Changes lead to suffering. Insight into change teaches us to embrace our experiences without clinging to them — to get the most out of them in the present moment by fully appreciating their intensity, in the full knowledge that we will soon have to let them go to embrace whatever comes next.
To help us recognize our suffering—and begin to seek its cause and cessation—Buddha broke it into 3 types of changes that lead to suffering:
1. The changes in our physical body. This is the one we’re all familiar with: the discomfort when we go from healthy to getting sick, growing old when the body parts are slowly deteriorating, from being alive to drawing our last breath. The changes are so subtle that we often fail to recognize them and somehow we choose to ignore the fact that all these processes of change are mandatory.
2. The changes in our possessions. When we do get what we want, we can’t hold onto it. Even if things are going great now, it’s just a matter of time. Your favorite toy will become dirty and damaged. Not having what you want, or getting what you want, and then feeling afraid of losing it. These material things are all subjected to changes that we can’t foresee or control.
3. The changes in our unstable inner emotions. This is the type of suffering we are most likely not to recognize, yet the most instructive when we do. One minute we are happy that we got a promotion; the next minute, that happiness can turn into anxiety that we can’t deliver on our boss’s expectations. It’s the general background of anxiety and insecurity that colors even our happiest moments. Deep down, we fear that life doesn’t offer us solid ground and that our very existence is questionable.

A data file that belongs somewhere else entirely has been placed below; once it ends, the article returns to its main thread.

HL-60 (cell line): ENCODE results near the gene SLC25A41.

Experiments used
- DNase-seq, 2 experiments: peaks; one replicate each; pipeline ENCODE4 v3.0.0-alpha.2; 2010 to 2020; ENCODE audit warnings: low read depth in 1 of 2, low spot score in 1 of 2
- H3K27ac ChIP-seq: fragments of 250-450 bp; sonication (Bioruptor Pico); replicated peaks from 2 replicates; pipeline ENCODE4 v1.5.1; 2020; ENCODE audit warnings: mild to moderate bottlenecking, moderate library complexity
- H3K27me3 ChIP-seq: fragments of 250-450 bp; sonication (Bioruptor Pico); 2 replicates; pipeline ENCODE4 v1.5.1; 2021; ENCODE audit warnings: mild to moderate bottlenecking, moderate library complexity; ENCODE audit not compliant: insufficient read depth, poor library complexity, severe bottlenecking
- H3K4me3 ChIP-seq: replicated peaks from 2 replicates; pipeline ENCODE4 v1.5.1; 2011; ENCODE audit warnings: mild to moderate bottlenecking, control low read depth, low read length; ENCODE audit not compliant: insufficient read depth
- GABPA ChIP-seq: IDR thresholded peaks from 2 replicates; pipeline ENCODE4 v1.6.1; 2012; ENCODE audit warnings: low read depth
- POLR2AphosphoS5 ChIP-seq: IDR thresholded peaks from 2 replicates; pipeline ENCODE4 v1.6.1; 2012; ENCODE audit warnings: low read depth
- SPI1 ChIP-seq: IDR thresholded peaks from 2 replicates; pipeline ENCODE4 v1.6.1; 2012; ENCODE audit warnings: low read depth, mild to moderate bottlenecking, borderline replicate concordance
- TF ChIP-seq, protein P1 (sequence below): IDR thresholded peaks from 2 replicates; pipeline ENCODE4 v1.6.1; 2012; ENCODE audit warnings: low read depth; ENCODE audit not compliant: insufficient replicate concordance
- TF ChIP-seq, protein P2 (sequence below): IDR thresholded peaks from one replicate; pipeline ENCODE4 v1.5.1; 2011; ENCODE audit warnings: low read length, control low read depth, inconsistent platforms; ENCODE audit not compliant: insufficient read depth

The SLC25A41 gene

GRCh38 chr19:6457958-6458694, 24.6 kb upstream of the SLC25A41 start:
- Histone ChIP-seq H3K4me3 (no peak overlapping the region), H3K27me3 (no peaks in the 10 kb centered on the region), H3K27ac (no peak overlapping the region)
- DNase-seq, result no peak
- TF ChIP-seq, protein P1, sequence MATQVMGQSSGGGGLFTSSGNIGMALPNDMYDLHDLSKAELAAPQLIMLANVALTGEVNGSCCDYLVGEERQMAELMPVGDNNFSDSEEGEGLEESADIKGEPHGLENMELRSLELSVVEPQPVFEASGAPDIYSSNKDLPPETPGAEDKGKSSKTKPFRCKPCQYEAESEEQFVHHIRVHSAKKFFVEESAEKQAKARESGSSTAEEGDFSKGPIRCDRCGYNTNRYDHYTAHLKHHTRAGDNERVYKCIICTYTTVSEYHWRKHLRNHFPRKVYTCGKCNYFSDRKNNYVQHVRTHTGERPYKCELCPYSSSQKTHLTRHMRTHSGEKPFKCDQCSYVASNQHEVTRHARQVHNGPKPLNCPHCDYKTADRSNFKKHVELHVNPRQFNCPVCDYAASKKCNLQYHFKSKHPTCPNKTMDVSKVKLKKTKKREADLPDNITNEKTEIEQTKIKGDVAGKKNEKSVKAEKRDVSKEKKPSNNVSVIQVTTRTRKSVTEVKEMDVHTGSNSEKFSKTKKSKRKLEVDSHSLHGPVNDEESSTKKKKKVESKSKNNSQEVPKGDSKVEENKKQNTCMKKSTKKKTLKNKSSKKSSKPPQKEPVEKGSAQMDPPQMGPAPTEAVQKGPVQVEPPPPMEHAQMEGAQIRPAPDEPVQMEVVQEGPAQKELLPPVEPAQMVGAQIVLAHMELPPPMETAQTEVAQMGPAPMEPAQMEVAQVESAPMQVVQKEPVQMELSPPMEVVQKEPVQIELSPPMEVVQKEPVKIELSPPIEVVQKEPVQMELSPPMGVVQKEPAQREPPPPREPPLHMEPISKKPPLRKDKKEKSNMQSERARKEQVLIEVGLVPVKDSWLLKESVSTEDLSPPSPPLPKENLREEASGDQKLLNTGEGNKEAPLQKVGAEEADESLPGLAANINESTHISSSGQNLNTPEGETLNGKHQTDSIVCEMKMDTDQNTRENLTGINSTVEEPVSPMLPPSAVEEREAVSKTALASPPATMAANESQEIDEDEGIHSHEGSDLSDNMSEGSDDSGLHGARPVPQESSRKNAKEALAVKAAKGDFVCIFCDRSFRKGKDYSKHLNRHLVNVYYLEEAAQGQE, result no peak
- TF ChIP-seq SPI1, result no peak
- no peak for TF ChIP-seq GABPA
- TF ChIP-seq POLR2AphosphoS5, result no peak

If our experiences are so fleeting and changeable, are they worth the effort needed to produce them? How can we find genuine hope in the prospect of positive change if we can’t fully rest in the results when they arrive? Would you rather things not change? If so, aren’t we just setting ourselves up for disappointment?
Perhaps we should roll with the changes and learn how to produce change when we want it. As you can tell, change is built into the nature of things; nothing is inherently fixed, not even our own identity. If we can truly grasp that the intrinsic nature of life is change, it will bring us hope because no matter how bad the situation, anything is possible. We can do whatever we want to do, create whatever world we want to live in, and become whatever we want to be.
Learn to approach the pleasures and pains life offers not as fleeting ends in themselves, but as tools for awakening. With this attitude, we release ourselves from the prison of endless thoughts. We plunge into the freedom of happiness. The happiness remaining lies radically beyond the range of our time- and space-bound conceptions of ego. Independent of mind-objects, it’s unadulterated and unalterable, unlimited and pure.
And that’s what Buddhist practice is all about.